Of course we know that most mission takes place locally and goes unnoticed and unreported. We also know that mission doesn't require organizational backing, but is often found in the slow and humble work of learning to love your own community.
The organization I am a part of, Word Made Flesh (WMF), falls into a traditional missional community as it relates to the international communities we've help nurtured all over South America, South and Southeast Asia, West Africa and Eastern Europe. However, rather than framing the organizational infrastructure after a franchise model where the USA office would control the international projects, we've opted for a federation. A federation of similarly named organizations that share vision, staff and sometimes funding. Each international Word Made Flesh community has a locally registered board of directors and a local Executive Director.
This model has been humanizing in its attempt to form a partnership around a metaphoric "round table"—one where each member of the federation has a voice that contributes to the development of the global movement. This is also placed within the recognition that in a globalized world, our realities may be flattening, but they are still slanted in the favor of the so-called Developed or Western World.
Working to flatten this round table has been an exercise in mutual submission and dependency upon one another. We have found that mission actually unifies us and unites us around our shared vocation. Within this affirmation we have begun to work out what we mean by partnership.
In February of this year, 36 Word Made Flesh staff and board members from 11 countries representing 15 nationalities, met in Nepal for a week long consultation on the issue of partnership. This month, as WMF “hosts” the Towards 2010 blog, we have asked participants from these consultations to reflect on partnership from their local context. Voices from India, Peru, Brazil, Sierra Leone and Moldova will reflect on the practicalities of partnership in mission for the blog.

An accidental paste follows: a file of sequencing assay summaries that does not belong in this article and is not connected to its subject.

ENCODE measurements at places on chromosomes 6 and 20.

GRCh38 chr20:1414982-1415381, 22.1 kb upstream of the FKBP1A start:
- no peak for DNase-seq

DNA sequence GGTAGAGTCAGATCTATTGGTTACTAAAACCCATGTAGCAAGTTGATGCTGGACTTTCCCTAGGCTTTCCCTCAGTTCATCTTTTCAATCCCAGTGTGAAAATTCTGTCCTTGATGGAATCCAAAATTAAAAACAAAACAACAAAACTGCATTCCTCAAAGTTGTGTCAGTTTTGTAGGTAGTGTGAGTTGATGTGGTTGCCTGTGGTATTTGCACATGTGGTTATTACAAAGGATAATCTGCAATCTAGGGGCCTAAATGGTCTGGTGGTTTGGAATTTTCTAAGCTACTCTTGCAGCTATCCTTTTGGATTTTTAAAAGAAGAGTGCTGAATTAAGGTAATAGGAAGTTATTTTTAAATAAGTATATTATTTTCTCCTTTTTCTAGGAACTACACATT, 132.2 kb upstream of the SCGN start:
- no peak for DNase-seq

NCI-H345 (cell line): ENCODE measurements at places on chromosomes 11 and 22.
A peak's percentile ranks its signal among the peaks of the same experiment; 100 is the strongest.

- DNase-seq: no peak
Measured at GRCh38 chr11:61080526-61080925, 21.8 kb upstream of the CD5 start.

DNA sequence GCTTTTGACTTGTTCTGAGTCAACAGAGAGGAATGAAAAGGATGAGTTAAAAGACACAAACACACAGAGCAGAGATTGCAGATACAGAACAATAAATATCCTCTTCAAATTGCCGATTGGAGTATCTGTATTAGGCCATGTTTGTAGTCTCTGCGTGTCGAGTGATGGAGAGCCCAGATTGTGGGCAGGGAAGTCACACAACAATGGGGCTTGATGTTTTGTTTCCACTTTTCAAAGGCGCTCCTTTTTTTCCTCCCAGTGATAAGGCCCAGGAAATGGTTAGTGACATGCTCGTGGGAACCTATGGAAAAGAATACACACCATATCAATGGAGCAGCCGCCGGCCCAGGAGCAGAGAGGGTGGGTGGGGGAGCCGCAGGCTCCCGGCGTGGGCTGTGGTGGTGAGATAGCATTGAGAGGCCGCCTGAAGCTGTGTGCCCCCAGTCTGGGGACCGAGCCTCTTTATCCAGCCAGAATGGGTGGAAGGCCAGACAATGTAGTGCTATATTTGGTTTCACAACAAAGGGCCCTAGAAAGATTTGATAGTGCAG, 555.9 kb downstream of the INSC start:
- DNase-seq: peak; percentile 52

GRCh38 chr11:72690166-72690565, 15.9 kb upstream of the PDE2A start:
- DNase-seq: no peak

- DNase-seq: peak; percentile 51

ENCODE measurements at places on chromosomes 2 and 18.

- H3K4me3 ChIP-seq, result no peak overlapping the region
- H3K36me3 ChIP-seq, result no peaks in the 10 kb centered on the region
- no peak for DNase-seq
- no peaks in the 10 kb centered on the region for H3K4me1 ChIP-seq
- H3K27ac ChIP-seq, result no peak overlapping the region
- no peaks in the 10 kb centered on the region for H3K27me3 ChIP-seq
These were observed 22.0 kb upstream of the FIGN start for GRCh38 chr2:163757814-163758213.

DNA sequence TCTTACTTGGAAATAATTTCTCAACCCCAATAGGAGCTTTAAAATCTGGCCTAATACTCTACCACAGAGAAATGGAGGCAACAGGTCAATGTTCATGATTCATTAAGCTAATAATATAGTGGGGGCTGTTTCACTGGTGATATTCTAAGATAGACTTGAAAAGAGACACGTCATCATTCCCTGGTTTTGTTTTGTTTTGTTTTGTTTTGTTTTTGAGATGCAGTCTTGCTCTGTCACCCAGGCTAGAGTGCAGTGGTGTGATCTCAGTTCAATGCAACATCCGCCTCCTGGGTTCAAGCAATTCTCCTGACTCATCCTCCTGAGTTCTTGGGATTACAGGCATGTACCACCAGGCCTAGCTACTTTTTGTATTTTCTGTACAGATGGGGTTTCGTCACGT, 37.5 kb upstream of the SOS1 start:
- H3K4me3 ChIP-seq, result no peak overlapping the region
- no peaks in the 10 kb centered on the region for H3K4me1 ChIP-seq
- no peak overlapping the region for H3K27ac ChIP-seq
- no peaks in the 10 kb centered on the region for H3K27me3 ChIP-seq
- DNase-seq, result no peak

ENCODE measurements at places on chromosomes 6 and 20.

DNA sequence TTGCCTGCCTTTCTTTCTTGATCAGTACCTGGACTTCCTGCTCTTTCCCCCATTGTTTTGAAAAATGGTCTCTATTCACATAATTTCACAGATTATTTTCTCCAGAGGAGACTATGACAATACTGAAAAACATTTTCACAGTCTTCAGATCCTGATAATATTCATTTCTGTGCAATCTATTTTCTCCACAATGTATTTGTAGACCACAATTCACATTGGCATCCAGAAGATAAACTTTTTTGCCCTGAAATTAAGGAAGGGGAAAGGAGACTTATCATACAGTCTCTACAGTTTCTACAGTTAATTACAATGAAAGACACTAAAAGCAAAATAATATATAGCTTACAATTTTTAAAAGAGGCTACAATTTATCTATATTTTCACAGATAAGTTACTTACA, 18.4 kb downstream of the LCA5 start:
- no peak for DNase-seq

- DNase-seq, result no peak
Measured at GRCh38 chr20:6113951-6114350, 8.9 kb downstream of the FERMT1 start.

This is only a starting point for conversation, one that we hope will take place in your own communities and one that will continue to unite all Christians hoping to bear witness to the hope that there is a good God in a world that has reasons to question God's goodness.
An activist, author, visionary and public speaker, Christopher L. Heuertz has traveled with his wife, Phileena, through nearly 70 countries working with the most vulnerable of the world's poor—Roma (gypsies), children with AIDS, prostituted women and girls, recovering drug addicts, children on the streets and refugees.
Chris has led the Word Made Flesh community as the International Executive Director since 1996. He and Phileena reside in Omaha, Neb.
Simple Spirituality: Learning to See God in a Broken World is Chris Heuertz' first book. It shares touching stories from Chris' life and working among the most vulnerable.
Also see Chris's response to October's Lausanne Global Conversation topic of "whole Church, whole gospel, whole world".